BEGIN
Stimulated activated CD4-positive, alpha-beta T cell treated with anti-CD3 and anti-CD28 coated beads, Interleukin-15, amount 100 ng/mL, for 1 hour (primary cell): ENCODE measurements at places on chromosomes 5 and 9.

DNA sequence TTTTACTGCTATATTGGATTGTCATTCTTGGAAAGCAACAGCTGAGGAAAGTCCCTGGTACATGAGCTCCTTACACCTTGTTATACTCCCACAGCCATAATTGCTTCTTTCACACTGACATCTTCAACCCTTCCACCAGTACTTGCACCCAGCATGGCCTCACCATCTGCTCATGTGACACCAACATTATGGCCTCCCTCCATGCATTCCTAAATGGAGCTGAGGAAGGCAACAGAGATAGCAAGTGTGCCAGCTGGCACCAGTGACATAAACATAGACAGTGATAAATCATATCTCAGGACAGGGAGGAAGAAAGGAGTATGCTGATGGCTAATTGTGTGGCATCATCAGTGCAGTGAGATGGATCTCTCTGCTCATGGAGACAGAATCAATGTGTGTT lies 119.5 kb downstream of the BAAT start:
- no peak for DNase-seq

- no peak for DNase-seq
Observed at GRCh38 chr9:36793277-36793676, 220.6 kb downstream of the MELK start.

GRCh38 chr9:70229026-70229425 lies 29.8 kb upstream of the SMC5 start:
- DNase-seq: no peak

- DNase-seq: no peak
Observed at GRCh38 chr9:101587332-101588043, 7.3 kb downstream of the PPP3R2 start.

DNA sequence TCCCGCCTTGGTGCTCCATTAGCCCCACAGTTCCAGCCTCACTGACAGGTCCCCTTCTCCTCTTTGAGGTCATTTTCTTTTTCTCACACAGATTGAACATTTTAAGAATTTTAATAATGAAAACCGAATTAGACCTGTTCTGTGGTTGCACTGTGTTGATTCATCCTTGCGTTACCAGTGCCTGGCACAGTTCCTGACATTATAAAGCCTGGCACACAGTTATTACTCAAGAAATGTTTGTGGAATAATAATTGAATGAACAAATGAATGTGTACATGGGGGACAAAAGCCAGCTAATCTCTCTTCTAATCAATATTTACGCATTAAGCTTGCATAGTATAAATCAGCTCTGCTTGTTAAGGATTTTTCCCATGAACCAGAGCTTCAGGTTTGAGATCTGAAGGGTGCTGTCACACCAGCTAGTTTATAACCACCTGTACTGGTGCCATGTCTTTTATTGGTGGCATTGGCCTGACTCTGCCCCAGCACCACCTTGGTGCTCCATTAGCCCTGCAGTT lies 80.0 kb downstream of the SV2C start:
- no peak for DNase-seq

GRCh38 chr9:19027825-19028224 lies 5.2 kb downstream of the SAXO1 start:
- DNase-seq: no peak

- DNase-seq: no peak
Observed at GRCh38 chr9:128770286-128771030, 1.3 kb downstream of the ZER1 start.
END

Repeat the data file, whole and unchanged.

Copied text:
Stimulated activated CD4-positive, alpha-beta T cell treated with anti-CD3 and anti-CD28 coated beads, Interleukin-15, amount 100 ng/mL, for 1 hour (primary cell): ENCODE measurements at places on chromosomes 5 and 9.

DNA sequence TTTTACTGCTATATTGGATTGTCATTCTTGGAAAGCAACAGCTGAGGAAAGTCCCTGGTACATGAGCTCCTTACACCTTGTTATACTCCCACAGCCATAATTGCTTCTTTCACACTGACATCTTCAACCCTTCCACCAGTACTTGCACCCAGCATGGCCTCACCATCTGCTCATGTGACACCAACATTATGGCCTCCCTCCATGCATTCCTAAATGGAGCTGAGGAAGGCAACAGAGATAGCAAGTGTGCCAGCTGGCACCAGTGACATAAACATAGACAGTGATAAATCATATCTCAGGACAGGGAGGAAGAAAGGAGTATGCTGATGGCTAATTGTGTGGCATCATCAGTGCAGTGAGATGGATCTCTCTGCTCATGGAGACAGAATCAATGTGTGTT lies 119.5 kb downstream of the BAAT start:
- no peak for DNase-seq

- no peak for DNase-seq
Observed at GRCh38 chr9:36793277-36793676, 220.6 kb downstream of the MELK start.

GRCh38 chr9:70229026-70229425 lies 29.8 kb upstream of the SMC5 start:
- DNase-seq: no peak

- DNase-seq: no peak
Observed at GRCh38 chr9:101587332-101588043, 7.3 kb downstream of the PPP3R2 start.

DNA sequence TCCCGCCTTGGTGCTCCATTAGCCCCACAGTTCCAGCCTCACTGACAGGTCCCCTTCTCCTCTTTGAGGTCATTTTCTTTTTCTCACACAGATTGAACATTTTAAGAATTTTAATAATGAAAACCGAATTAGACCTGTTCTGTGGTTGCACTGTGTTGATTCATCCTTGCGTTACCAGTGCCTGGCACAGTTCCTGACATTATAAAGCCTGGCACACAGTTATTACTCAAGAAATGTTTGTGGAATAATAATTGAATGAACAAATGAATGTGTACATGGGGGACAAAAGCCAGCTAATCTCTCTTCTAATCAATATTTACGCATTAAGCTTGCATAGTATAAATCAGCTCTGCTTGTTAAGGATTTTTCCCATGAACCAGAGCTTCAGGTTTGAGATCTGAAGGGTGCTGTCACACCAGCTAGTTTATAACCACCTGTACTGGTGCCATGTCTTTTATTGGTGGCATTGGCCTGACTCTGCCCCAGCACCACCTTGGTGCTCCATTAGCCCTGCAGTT lies 80.0 kb downstream of the SV2C start:
- no peak for DNase-seq

GRCh38 chr9:19027825-19028224 lies 5.2 kb downstream of the SAXO1 start:
- DNase-seq: no peak

- DNase-seq: no peak
Observed at GRCh38 chr9:128770286-128771030, 1.3 kb downstream of the ZER1 start.